Pakeezah

Music: Ghulam Mohammed
Lyrics: Majrooh Sultanpuri, Kamal Amrohi, Kaifi Azmi & Kaif Bhopali
Singers: Lata Mangeshkar; Mohd. Rafi; Rajkumari
Audio On: Saregama

13 years in the making, but every song was so worth it! Heralded as one of the best mujra-esque albums of Hindi cinema (Umrao Jaan being the other one), every song here is worth hitting the rewind button. Too bad the much coveted Filmfare award for that year went to the comparatively ordinary Be-Imaan!

The album opens with the lovely Chalo Dildaar Chalo sung by Lata and Rafi. Rafi-saab does not have much to do in the song except singing the mukhda again and again, after Lata works on every single antara, but even then he sounds superb, especially in the alaap he takes in the middle of the song. Lata is ,elody personified as usual. Interestingly, the song appears in a solo (and slightly faster paced) version in the album called Pakeezah Rang-Barang (which comprises of all the unreleased songs of Pakeezah!)

Of the several mujras in the album, Chalte-Chalte surely stands out. The sweetness in Lata’s voice as she slows down with “Yunhi Koi Mil Gaya Tha .. Sare-Raah …” is amazing! Lyrics by Kaifi Azmi do superb justice to the situation as it unfolds on the screen …towards the end of the song as Lata supposedly rushes through the song as the train whistle blows … is superbly captured! The song ends on a sombre-note … “Ye Chiragh bujh rahe hain … mere saath jalte-jalte”.

Inhi Logon Ne” is yet another mujra, a rather ordinary fare compared to the other gems in the album, but was probably the most popular song in it’s time. (Always a hot favorite in Antakshari with “i”). The words are interesting as the song jumps through various people who had something to do with the dupatta … Bajajwa, Sipaiyya, Rrangrajwa, et.al.. I haven’t been to too many mujras in kothas, but it seems there is a certain amount of authenticity to this! J

Mausam Hai Ashiqana – what can I say about this song? Awesomely rendered, awesome words and an awesome tune. Listen to Latabai going “Suraj Kahin bhi Jaye, tum par na dhoop aye, tumko pukarte hain, in gesuon ke saaye .. Aa Jao main bana doon, palkon ka shamiyana” – need I say more? Arguably the best song of the album was penned by none other than her husband, Kamaal Amrohi.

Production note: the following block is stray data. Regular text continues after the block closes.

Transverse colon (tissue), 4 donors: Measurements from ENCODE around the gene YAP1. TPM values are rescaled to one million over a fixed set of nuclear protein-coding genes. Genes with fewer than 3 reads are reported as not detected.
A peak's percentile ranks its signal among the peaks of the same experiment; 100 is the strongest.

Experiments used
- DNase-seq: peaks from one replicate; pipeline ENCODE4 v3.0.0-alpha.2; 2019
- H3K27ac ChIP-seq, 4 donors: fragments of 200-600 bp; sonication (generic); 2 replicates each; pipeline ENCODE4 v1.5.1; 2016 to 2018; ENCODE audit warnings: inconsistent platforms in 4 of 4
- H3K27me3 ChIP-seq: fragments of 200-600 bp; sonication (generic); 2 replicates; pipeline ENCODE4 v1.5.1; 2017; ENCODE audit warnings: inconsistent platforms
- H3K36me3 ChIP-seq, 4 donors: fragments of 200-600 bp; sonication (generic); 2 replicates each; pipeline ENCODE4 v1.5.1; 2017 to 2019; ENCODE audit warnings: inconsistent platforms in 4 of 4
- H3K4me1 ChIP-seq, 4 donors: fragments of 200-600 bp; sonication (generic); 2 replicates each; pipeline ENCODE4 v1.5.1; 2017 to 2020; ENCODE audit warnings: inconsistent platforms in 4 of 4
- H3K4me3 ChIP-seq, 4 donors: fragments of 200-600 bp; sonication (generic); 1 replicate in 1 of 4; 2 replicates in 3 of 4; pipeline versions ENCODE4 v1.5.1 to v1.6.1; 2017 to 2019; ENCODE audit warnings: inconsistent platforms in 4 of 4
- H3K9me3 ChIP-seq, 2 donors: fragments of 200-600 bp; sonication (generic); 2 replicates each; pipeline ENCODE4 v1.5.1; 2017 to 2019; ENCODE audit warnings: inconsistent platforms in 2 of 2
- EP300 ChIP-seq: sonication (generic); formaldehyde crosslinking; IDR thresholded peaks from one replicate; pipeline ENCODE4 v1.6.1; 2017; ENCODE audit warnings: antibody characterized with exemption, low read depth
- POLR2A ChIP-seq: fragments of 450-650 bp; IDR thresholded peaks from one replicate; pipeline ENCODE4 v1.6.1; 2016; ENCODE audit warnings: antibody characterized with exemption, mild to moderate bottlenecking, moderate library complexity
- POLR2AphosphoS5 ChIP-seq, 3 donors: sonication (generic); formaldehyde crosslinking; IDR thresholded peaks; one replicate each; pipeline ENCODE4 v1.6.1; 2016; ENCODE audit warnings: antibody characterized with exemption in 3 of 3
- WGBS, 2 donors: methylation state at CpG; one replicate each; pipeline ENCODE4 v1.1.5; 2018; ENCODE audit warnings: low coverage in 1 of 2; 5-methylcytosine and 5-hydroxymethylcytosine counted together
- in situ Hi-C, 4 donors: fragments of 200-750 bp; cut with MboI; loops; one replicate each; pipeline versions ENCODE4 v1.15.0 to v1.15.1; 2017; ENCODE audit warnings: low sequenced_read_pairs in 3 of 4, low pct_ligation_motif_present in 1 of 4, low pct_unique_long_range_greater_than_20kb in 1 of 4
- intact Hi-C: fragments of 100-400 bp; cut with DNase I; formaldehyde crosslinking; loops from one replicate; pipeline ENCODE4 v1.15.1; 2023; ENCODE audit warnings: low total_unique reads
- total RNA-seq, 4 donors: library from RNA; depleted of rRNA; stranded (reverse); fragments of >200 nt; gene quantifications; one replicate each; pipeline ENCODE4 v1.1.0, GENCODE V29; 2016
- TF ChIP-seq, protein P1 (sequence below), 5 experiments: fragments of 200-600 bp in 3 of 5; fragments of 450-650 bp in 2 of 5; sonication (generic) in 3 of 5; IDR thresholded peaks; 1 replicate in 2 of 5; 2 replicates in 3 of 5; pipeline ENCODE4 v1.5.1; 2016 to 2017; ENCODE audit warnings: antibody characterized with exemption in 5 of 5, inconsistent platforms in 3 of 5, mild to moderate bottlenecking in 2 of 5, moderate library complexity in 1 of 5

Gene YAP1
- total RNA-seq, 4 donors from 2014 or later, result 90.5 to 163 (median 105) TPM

The one song rendered by Rajkumari Nazariya Ki Maari is also a mujra, although zara hat-ke from the rest of the songs. Well sung, sounds authentic, perfect for a background song, which is how it was used in the movie anyway. A must-hear for hardcore classical/thumri lovers..

My two personal favorite mujras in the album are Aaj Hum Apni .. Teer-E-Nazar and “Thade Rahiyo”. The former, probably because it conjures up the image of Meena Kumari dancing on glass (or was it Padma Khanna? – little known trivia!!) … as the movie comes to a climax. As the song picks up tempo in the end, when Lata-ji hits the high-notes with “Jaan leva hai Mohabbat ka samaa aaj ki raat …”. you know this is the stuff pathos is made of! Brought to life in the form of lyrics by Kaif Bhopali.

Thade Rahiyo – a bewitching song, where Meena Kumari looked bewitching in green. Tch! Tch!! She did however have a hard time keeping up in dancing with all the beautiful swars, aalaps and tillana in the middle of the song … “Dhaagi Dhit Dhaan Dhaan Dha” – but that doesn’t take away from the beauty of the song for one bit! Great use of tabla in the song, superbly rendered by Lata Mangeshkar and poignantly written by Majrooh Sultanpuri, yet another lyricist in the large repertoire of writers for Pakeezah.

“Tillana” .. an underplayed but brilliant number. The movie opens with this song “Dheem Tana Dere Na” and the song ends with the aalaap that is heard multiple times in the movie! Tillanas are so hard to come by in Hindi film music and this was definitely a welcome one. Lata Mangeshkar renders it beautifully while a (supposed?) Meena Kumari dances away in white – who was actually dancing there? Will we ever find out?

Music was created by the inimitable Ghulam Mohammad. The background score was created by Naushad though. Sure, the album may lack the so-called “variety” because it was one mujra after the other, but that’s what the movie was about, wasn’t it? So, if you don’t own this album – find out what you have been missing!!

 

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